“I really hope not, to be honest,” Victor Bigio, head of sportsbook at Sportech, told Gambling.com. “I think it’s a little different than let’s say poker, but I’ll use poker as an example: In 2003, 2004, poker was fun and everybody was playing and people were still learning. And yes, a small percentage of that population were better than most and were professional players and being backed and playing multiple tables online at the same time.
“Sure, sports betting, it can be very similar to let’s say picking stocks, but if you think about it, the best sports bettors in the world are right 60 percent of the time, and I mean, that’s like the top, top, top tier. So there’s no home-run scenario here unless the amount of being wagered is crazy.”
Interactive Brokers is gazing at the fences, however. The automated global electronic broker announced on July 1 the launch of a “simulated sports betting exchange” and offers up to $1,000 in commission credits for its first 2.2 million new customers. The ultimate aim is to drive customers to the securities business, but sports betting plays a forward-facing role.
The simulated money credited to players in the exchange can be used to place sports bets, with those placing bets at the Interactive Brokers site effectively bidding against each other to move odds on games.
Players bet on the percentage chance of a team winning, with each winning wager worth $100 simulated dollars.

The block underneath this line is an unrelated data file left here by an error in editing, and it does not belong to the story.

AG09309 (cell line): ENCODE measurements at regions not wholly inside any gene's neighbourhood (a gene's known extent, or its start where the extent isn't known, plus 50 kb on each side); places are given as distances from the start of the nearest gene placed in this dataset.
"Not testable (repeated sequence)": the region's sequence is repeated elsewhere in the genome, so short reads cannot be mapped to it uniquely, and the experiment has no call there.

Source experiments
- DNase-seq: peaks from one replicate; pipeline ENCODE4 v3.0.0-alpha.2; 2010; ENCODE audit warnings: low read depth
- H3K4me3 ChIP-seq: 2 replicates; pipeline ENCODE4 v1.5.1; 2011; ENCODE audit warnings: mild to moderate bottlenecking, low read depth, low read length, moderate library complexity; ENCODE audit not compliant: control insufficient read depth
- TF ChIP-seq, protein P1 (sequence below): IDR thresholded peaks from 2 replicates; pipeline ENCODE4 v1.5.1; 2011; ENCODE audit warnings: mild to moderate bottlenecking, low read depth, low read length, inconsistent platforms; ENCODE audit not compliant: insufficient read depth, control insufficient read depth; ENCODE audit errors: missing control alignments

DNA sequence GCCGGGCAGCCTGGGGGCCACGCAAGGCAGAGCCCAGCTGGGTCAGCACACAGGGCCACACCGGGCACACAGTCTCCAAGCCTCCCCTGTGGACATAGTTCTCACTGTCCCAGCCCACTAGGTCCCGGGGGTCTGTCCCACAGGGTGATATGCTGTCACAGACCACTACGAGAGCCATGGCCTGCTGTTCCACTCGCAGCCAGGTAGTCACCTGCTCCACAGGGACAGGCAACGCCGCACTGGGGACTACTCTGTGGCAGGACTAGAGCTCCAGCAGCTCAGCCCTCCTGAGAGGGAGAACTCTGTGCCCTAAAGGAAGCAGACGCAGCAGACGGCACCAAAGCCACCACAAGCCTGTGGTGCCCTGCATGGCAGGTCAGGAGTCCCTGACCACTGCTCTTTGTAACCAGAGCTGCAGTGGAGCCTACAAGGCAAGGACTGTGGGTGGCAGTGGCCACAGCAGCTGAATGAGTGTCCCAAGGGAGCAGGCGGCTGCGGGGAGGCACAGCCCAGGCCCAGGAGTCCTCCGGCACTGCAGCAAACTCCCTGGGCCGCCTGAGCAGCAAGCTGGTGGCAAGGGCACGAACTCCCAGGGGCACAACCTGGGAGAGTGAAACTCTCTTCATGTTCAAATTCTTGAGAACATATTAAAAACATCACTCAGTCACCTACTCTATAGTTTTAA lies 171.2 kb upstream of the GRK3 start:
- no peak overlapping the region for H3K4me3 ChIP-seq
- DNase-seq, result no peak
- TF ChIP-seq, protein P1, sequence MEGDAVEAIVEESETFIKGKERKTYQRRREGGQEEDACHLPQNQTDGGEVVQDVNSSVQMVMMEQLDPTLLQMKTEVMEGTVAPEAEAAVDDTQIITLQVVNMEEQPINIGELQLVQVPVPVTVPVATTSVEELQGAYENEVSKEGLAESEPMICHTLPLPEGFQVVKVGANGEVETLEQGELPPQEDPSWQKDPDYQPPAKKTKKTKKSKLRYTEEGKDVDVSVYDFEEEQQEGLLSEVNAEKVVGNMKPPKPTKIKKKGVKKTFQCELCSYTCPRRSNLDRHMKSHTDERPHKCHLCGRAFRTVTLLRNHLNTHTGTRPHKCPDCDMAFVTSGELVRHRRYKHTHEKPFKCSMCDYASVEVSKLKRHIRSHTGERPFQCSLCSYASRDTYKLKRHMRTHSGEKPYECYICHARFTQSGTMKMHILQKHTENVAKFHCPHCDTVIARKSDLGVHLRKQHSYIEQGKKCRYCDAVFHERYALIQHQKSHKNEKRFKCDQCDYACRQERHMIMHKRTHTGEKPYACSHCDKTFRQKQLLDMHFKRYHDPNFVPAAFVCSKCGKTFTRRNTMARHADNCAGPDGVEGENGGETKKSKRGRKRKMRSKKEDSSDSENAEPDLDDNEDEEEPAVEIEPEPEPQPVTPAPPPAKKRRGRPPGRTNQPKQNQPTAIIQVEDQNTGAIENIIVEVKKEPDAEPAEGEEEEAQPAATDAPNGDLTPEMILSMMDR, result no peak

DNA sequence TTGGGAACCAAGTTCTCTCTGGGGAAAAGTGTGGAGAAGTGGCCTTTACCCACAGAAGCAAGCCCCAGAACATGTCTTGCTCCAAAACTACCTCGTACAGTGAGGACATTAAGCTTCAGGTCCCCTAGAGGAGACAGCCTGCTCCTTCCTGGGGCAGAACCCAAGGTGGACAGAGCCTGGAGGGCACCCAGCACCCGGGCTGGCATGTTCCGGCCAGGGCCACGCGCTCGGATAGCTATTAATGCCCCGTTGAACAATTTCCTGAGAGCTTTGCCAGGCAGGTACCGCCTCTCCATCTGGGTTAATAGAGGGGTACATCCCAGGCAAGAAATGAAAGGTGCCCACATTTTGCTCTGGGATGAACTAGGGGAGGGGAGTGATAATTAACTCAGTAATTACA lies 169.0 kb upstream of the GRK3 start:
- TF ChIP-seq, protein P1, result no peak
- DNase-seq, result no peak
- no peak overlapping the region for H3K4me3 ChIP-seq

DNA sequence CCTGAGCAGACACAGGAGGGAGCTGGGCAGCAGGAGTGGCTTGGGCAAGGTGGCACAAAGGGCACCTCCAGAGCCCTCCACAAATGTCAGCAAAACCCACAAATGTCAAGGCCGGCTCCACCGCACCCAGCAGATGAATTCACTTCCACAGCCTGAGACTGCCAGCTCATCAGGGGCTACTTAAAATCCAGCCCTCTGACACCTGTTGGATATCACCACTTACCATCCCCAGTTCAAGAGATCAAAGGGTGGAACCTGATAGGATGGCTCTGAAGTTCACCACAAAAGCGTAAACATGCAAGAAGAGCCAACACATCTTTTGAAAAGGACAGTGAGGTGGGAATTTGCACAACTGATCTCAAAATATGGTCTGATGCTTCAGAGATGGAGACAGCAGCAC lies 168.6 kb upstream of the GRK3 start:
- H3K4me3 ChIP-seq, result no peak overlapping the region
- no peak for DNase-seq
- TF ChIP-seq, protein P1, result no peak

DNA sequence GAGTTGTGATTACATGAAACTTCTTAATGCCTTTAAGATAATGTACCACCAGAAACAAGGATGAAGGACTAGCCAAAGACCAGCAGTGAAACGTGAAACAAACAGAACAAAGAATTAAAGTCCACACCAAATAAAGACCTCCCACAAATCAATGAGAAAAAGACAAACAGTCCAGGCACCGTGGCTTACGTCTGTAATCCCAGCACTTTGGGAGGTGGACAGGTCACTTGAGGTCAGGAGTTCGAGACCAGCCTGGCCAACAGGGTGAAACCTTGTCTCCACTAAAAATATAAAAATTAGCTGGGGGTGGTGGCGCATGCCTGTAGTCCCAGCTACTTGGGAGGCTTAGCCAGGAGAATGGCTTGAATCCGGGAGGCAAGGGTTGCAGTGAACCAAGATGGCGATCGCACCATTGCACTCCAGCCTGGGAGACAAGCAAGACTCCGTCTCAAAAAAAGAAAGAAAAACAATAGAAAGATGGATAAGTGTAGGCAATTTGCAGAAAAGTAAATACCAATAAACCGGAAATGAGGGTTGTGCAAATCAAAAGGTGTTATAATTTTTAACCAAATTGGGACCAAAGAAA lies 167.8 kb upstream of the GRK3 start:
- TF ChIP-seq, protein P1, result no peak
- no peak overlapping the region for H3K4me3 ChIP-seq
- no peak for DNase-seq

”A player who assesses a team’s chances to win at, say, 40 percent may want to buy a bet at less than 40 or sell it at more than 40,” Brokers Interactive chairman Thomas Peterffy said. “As more information emerges and as the event gets under way, these odds will change and the price of the bet will begin to fluctuate, similar to the price of a stock.”
Key points from Interactive Brokers:
- Players may “buy and sell bets with each other by placing bids or offers for a specific outcome” as they would stocks.
- ”Bids and offers” will range from 0.05 to 99.95 in virtual currency, “reflecting the bettors’ estimates of the percentage probability of outcomes.”
- Losses are also deleted from accounts with zero-value accounts closed.
- IB deducts a commission just like sportsbooks, but at a far-lower rate. According to the company: A “virtual commission per contract will be deducted on each trade equal to the lesser of one percent of the bet amount or (100 – the simulated bet amount).”
According to an Interactive Brokers release, simulated winnings are converted to actual dollar credits for use against brokerage commission charges. Peterffy told the Financial Times that he believes the enterprise does not violate interstate commerce laws monitoring gambling or electronic payments because actual money is not exchanged with customers. According to a company statement, winnings are “virtual, non-transferable and has no cash value.”
“We expect this promotion to attract customers who may be new to the Interactive Brokers platform, and who are more familiar with spectator sports than they are with the financial markets,” Peterffy said. “Our intention is to teach people about the probabilistic nature of markets, trading and investing.”
“By partaking in this promotion, our players will learn about our platform, how to trade and make investments and how to keep track of their finances, all while being entertained. We are betting that many of these participants will also try our free demo brokerage account and that eventually many will become Interactive Brokers’ clients.”
Many of their competitors are making the same bet.